Where to eat in Bournemouth: The Stable

Nowadays, it’s not enough for a restaurant just to offer tasty food. Consumers are becoming more and more conscious of where the food they eat comes from. Is it local? Is it ethically sourced? Is is organic? You can answer yes to all of these questions while eating at The Stable. I had the opportunity to find out more about the Stable’s eco values during a Bournemouth Bloggers’ event during which we learnt how to make a pizza.

Nibbles – a selection of light refreshments to start the evening.

When we arrived, we were welcomed with nibbles such as slices of chorizo, olives, pepper paste, crispy bread and local cheese. Due to the fact that The Stable is known for having a variety of ciders, I decided to spend the evening with an accompaniment of this alcoholic apple drink. The bartender was very helpful and advised which cider would suit my taste buds – I don’t like it when it’s too sweet!

The main attraction of the evening was a presentation on how to make a soft dough and tasty tomato sauce by two charismatic chefs. I hope they don’t mind me sharing this secret with you! The secret of making a fantastic-tasting tomato sauce lies in frying red onions, which are sweeter than white onions, to balance the acidity of canned tomatoes. Do not add garlic to the sauce too quickly because it will burn!

@chefcambell and his assistant

When it comes to the dough, adding the right amount of water and yeast is key. If you add too much water, the dough will be too crispy! The Stable chefs said it was a matter of experimenting to find the recipe for success. It’s also worth mentioning that the flour that is used in The Stable to make pizza is 100% organic!

All of the Bournemouth Bloggers were given the opportunity to create our own pizza. We were given different ingredients and even though I felt like putting all of them on my pizza, I knew that the Italians believe minimalism is the key to success when it comes to pizza! I decided to go for mozzarella, chorizo, red onions and some basil leaves. Well, I still managed to overdo it and included too much cheese, so it came out too cheesy and heavy! But hey, who has ever complained about too much cheese?!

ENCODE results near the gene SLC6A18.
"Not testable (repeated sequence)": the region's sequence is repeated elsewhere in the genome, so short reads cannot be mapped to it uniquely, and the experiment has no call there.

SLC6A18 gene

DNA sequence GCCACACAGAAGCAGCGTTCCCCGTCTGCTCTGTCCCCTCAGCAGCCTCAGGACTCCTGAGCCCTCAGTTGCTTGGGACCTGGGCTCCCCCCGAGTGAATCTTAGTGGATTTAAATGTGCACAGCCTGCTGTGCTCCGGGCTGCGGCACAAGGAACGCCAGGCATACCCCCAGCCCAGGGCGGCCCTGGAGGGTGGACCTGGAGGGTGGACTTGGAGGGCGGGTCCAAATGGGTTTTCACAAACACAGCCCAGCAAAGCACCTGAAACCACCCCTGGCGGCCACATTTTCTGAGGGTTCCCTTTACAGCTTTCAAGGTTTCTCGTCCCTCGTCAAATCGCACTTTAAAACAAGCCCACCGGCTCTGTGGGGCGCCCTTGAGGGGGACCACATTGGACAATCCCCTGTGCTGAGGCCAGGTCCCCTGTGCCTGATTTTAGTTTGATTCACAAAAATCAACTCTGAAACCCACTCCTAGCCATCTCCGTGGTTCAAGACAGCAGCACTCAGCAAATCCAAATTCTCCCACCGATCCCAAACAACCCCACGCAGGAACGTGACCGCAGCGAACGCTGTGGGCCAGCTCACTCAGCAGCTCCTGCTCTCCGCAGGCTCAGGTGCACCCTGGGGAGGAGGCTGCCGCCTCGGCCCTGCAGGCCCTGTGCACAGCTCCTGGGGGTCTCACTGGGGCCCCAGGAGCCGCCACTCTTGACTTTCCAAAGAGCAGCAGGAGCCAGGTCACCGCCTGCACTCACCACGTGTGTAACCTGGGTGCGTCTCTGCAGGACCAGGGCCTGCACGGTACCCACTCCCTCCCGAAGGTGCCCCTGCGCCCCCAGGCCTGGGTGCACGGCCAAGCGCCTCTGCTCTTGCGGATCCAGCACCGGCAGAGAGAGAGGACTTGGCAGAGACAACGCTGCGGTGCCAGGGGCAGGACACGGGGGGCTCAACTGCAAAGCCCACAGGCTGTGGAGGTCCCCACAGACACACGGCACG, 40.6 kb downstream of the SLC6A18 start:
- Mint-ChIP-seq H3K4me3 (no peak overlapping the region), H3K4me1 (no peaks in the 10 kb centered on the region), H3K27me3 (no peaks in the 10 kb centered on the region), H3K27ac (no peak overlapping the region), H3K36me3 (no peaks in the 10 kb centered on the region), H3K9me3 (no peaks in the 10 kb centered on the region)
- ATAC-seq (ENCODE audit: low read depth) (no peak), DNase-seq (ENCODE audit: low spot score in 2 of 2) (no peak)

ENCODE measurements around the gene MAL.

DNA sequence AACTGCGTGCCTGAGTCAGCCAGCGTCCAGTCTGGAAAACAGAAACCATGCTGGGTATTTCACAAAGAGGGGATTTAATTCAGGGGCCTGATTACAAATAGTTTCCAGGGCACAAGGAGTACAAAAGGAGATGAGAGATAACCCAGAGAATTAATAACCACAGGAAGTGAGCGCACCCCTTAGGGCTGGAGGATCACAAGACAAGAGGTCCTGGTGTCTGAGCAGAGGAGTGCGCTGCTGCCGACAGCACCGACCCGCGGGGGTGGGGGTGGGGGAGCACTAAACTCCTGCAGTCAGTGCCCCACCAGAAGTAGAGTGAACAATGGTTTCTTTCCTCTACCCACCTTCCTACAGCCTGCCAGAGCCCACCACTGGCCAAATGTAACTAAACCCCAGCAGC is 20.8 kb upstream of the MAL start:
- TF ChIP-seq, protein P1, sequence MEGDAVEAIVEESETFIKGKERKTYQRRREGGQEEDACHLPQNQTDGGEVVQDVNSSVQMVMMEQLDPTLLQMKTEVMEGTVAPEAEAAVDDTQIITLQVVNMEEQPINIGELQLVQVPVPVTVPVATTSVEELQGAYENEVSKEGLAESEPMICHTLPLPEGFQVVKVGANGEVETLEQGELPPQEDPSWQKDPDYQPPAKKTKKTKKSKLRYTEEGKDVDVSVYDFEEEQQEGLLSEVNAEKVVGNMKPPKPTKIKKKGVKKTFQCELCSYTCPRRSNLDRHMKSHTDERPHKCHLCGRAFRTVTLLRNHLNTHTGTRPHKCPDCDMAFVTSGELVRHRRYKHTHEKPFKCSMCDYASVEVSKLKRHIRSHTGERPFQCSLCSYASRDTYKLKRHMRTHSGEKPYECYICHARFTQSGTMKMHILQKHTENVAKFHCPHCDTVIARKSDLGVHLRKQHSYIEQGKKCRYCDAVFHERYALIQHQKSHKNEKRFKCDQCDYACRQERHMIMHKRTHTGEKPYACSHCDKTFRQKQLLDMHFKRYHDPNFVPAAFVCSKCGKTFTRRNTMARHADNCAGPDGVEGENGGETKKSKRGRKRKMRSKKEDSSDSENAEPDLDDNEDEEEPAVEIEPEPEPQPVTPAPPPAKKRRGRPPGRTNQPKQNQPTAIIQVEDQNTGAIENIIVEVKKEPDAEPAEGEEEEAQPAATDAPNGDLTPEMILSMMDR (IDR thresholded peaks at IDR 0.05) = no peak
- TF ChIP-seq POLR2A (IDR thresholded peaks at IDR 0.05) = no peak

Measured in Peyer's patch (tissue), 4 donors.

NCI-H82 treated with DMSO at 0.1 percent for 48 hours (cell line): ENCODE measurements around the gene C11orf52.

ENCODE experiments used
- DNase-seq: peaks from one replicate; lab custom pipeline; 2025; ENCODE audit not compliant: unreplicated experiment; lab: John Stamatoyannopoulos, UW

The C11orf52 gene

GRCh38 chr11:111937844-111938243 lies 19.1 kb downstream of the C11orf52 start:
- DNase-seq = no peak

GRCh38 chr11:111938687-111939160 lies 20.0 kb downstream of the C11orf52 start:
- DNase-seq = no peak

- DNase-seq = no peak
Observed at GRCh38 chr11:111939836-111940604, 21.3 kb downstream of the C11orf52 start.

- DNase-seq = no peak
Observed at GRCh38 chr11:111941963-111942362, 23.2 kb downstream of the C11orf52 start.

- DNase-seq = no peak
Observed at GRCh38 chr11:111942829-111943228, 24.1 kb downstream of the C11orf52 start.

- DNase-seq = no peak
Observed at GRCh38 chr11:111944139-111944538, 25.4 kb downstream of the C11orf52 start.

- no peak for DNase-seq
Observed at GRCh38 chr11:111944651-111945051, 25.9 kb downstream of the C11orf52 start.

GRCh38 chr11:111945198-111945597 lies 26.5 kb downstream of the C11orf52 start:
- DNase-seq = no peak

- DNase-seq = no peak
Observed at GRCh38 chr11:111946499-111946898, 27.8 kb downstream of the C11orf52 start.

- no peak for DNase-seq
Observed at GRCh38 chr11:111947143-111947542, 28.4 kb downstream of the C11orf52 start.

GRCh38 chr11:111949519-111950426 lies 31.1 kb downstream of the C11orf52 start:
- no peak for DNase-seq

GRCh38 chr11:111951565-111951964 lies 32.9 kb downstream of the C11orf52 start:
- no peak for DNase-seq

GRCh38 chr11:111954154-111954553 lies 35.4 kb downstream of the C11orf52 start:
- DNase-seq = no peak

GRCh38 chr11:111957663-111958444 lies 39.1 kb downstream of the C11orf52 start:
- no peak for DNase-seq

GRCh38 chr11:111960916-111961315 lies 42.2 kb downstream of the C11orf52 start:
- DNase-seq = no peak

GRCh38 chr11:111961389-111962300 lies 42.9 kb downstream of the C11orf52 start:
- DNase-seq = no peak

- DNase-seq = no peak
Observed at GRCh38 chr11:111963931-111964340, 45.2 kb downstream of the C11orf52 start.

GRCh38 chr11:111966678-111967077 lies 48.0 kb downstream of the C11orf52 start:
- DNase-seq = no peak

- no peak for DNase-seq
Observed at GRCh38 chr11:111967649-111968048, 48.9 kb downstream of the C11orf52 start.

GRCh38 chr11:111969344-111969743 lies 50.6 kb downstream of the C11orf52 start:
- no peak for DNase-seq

The event organised at The Stable was very informative and fun at the same time. It’s highly important to me to get to know restaurants’ values before I decide to eat there. In the end, we are consumers, and we have the power to create demand. I choose places which not only care about their customers eating good food and having a good time, but are also mindful about the planet. The Stable is a perfect eco-friendly place for a catch up with friends while having simple but tasty food like pizza and pies, plus local cider.

Always a good catch up with Francesca – one of the Bournemouth Bloggers

Romanzo. A family-run Greek restaurant in Bournemouth

‘Kalispera!’ means ‘good evening’ in Greek, and what a great and delicious evening we had with our friends at Romanzo last month. It is a genuine, independent place, awarded with a certificate of excellence from TripAdvisor. It’s been run by a very hospitable family from Cyprus since 1986 and, believe me, they will make you feel as if they are welcoming you in their own home. It’s located in Westbourne (address here) and you’d better reserve your table in advance, as they are always packed!